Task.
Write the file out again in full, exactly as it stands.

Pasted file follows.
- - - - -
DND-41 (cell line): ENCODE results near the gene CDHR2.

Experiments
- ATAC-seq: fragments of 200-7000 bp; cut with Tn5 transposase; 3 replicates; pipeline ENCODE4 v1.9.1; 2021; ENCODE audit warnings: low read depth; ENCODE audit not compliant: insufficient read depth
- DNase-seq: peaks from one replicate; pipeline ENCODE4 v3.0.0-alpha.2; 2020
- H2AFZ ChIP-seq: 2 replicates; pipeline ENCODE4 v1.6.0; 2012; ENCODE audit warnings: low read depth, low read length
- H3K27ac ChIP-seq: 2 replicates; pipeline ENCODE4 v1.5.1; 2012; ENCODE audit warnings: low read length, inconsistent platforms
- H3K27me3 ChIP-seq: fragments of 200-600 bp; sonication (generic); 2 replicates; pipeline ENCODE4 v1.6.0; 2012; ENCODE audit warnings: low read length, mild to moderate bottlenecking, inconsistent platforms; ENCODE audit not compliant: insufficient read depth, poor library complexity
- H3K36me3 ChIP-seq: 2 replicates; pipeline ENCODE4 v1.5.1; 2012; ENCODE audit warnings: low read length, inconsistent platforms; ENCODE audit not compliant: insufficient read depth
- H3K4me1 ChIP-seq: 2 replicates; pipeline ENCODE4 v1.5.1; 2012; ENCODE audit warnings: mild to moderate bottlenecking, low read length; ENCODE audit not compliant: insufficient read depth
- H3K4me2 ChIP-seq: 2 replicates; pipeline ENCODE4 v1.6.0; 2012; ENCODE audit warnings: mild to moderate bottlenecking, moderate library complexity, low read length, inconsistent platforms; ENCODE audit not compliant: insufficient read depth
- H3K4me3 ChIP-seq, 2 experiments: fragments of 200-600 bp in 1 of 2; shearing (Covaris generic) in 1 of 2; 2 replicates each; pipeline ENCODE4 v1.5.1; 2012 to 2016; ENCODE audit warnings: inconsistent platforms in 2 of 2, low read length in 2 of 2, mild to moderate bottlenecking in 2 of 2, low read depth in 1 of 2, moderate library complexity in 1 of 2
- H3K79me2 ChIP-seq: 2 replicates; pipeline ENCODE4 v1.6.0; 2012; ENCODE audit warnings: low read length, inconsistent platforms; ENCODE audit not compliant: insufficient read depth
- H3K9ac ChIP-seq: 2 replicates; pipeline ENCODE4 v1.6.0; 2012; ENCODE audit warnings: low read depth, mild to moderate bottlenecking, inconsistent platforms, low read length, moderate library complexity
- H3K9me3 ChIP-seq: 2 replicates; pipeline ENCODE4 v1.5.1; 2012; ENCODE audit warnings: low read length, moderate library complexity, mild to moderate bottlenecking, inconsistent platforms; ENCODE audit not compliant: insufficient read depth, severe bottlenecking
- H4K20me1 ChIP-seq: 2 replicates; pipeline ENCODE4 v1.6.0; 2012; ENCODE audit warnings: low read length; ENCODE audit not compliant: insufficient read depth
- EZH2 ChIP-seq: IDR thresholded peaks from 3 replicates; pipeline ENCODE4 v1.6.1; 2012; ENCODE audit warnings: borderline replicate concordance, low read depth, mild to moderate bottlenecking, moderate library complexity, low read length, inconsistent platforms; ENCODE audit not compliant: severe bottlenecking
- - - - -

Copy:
DND-41 (cell line): ENCODE results near the gene CDHR2.

Experiments
- ATAC-seq: fragments of 200-7000 bp; cut with Tn5 transposase; 3 replicates; pipeline ENCODE4 v1.9.1; 2021; ENCODE audit warnings: low read depth; ENCODE audit not compliant: insufficient read depth
- DNase-seq: peaks from one replicate; pipeline ENCODE4 v3.0.0-alpha.2; 2020
- H2AFZ ChIP-seq: 2 replicates; pipeline ENCODE4 v1.6.0; 2012; ENCODE audit warnings: low read depth, low read length
- H3K27ac ChIP-seq: 2 replicates; pipeline ENCODE4 v1.5.1; 2012; ENCODE audit warnings: low read length, inconsistent platforms
- H3K27me3 ChIP-seq: fragments of 200-600 bp; sonication (generic); 2 replicates; pipeline ENCODE4 v1.6.0; 2012; ENCODE audit warnings: low read length, mild to moderate bottlenecking, inconsistent platforms; ENCODE audit not compliant: insufficient read depth, poor library complexity
- H3K36me3 ChIP-seq: 2 replicates; pipeline ENCODE4 v1.5.1; 2012; ENCODE audit warnings: low read length, inconsistent platforms; ENCODE audit not compliant: insufficient read depth
- H3K4me1 ChIP-seq: 2 replicates; pipeline ENCODE4 v1.5.1; 2012; ENCODE audit warnings: mild to moderate bottlenecking, low read length; ENCODE audit not compliant: insufficient read depth
- H3K4me2 ChIP-seq: 2 replicates; pipeline ENCODE4 v1.6.0; 2012; ENCODE audit warnings: mild to moderate bottlenecking, moderate library complexity, low read length, inconsistent platforms; ENCODE audit not compliant: insufficient read depth
- H3K4me3 ChIP-seq, 2 experiments: fragments of 200-600 bp in 1 of 2; shearing (Covaris generic) in 1 of 2; 2 replicates each; pipeline ENCODE4 v1.5.1; 2012 to 2016; ENCODE audit warnings: inconsistent platforms in 2 of 2, low read length in 2 of 2, mild to moderate bottlenecking in 2 of 2, low read depth in 1 of 2, moderate library complexity in 1 of 2
- H3K79me2 ChIP-seq: 2 replicates; pipeline ENCODE4 v1.6.0; 2012; ENCODE audit warnings: low read length, inconsistent platforms; ENCODE audit not compliant: insufficient read depth
- H3K9ac ChIP-seq: 2 replicates; pipeline ENCODE4 v1.6.0; 2012; ENCODE audit warnings: low read depth, mild to moderate bottlenecking, inconsistent platforms, low read length, moderate library complexity
- H3K9me3 ChIP-seq: 2 replicates; pipeline ENCODE4 v1.5.1; 2012; ENCODE audit warnings: low read length, moderate library complexity, mild to moderate bottlenecking, inconsistent platforms; ENCODE audit not compliant: insufficient read depth, severe bottlenecking
- H4K20me1 ChIP-seq: 2 replicates; pipeline ENCODE4 v1.6.0; 2012; ENCODE audit warnings: low read length; ENCODE audit not compliant: insufficient read depth
- EZH2 ChIP-seq: IDR thresholded peaks from 3 replicates; pipeline ENCODE4 v1.6.1; 2012; ENCODE audit warnings: borderline replicate concordance, low read depth, mild to moderate bottlenecking, moderate library complexity, low read length, inconsistent platforms; ENCODE audit not compliant: severe bottlenecking